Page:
Mayor Bill de Blasio’s State of the City address, to be held at Baruch College at 11 a.m. this morning, will focus primarily on housing, “unveiling a vision for an even denser and more affordable New York,” according to The New York Times. Plans will be announced to rezone East Harlem and Stapleton, Staten Island, to allow for taller and larger residential buildings, with mandatory affordable housing, though details remain vague. And while calling on developers to build some 160,000 units of additional market-rate housing to diminish demand (and thereby rents?), the administration hopes to assuage residents’ displacement concerns by setting aside $36 million for legal services in rezoned neighborhoods.
On the topic of affordable housing—worried that it might not be renewed, developers are rushing to break ground on residential projects before 421a, which guarantees a property tax abatement of 25 years, expires, according to Crain’s.
Police have discovered more Uptown families that turned over money to a man who posed as rental agent for an affordable building, according to DNAInfo. After collecting the money, police allege that the man—Enrique Guerrero—absconded with the funds; the housing scam happened right around the same time as a similar one perpetrated by a woman in Washington Heights.
Also very much in need of affordable housing: anyone who would respond to these terrifying Craigslist roomshare ads compiled by The Village Voice, which seek things like “desperate, not too crazy females to share a bed (no sex) with a 65-year-old.”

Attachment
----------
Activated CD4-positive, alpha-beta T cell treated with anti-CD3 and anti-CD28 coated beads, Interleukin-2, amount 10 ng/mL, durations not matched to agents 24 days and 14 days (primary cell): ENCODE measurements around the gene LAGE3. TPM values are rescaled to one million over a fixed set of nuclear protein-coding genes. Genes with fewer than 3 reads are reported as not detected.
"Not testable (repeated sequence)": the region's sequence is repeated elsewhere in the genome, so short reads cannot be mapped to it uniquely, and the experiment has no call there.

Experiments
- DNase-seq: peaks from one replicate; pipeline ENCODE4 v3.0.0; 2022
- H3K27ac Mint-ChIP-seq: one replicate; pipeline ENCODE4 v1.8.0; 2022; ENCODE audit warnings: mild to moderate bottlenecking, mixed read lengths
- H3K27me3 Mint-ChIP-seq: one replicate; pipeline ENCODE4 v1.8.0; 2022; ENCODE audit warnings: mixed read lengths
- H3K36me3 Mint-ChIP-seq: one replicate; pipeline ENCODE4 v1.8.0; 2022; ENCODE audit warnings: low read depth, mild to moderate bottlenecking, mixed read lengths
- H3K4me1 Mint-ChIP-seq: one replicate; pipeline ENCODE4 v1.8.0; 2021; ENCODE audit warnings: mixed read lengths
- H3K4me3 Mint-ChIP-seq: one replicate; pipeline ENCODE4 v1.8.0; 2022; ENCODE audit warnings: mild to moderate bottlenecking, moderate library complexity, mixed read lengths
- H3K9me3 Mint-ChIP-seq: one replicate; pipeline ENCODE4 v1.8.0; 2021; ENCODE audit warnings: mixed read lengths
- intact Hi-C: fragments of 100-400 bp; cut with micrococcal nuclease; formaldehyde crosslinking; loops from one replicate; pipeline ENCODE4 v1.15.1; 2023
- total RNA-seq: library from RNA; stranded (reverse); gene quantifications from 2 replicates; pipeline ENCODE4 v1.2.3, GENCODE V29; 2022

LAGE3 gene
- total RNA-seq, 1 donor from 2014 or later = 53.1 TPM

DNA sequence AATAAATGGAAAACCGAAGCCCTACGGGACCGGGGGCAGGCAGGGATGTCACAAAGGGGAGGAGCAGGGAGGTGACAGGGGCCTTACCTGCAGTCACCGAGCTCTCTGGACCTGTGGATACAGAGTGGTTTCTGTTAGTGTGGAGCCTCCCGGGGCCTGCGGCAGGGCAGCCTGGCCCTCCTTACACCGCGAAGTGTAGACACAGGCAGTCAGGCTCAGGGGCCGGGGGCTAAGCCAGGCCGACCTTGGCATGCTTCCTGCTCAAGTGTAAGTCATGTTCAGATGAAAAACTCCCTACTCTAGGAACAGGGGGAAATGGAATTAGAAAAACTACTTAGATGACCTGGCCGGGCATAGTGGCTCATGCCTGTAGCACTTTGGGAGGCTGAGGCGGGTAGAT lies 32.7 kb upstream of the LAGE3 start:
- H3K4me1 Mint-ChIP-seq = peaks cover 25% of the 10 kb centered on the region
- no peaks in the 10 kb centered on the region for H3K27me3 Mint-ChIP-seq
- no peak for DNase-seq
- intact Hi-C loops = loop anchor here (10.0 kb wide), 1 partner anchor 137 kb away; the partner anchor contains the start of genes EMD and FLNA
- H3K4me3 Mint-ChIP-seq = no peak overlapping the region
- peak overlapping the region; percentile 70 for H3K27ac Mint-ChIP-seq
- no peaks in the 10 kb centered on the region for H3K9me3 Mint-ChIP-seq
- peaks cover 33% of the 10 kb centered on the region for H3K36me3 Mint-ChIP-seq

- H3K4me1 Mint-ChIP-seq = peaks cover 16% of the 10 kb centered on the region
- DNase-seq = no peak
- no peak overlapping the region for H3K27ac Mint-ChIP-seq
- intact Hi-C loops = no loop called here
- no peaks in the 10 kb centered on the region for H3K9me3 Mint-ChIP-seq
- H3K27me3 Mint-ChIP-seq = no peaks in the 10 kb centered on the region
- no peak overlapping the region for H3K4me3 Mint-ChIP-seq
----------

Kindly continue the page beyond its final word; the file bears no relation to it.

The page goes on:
New York’s wealth is concentrated in a geographic swath that spans most of Manhattan and touches a sliver of Brooklyn, according to The Wall Street Journal, which evaluated where the 7,279 homes valued at more than $5 million are in the city, including 125 valued at more than $25 million, using data from the Independent Budget Office. Manhattan was home to 95 percent of the luxury properties, with the Upper East Side leading the way.
On the topic of the rich: Mining billionaire Ira Rennert’s Hamptons Estate, who is accused of looting his company to pay for what is believed, at 62,000 square feet, to be the largest inhabited private residence in the country, Crain’s reports. The estate “is said to sport 29 bedrooms, 39 bathrooms, three dining rooms, three swimming pools, a 164-seat theater, a basketball court, a gymnasium and a two-lane bowling alley.” But Rennert’s lawyers argue that the company, MagCorp, was strong and successful when he was taking distributions from it and that he didn’t bankrupt it to build his estate.
More real estate crime (sort of)—police say that an Italian academic visiting the country was killed with antique revolver wielded by his friend after the men quarreled over a real estate deal, DNAInfo reports.
Finally, The New York Times profiles a Bushwick family that has held onto their three-story house at 168 Harmon Street in Bushwick, purchased in 1968, through the neighborhood’s nadir and now, offers of more than a million dollars. The Carusos not only stayed, but even hosted a mayoral debate in their living room as they fought for political attention to revive the once working-class neighborhood in the 1970s.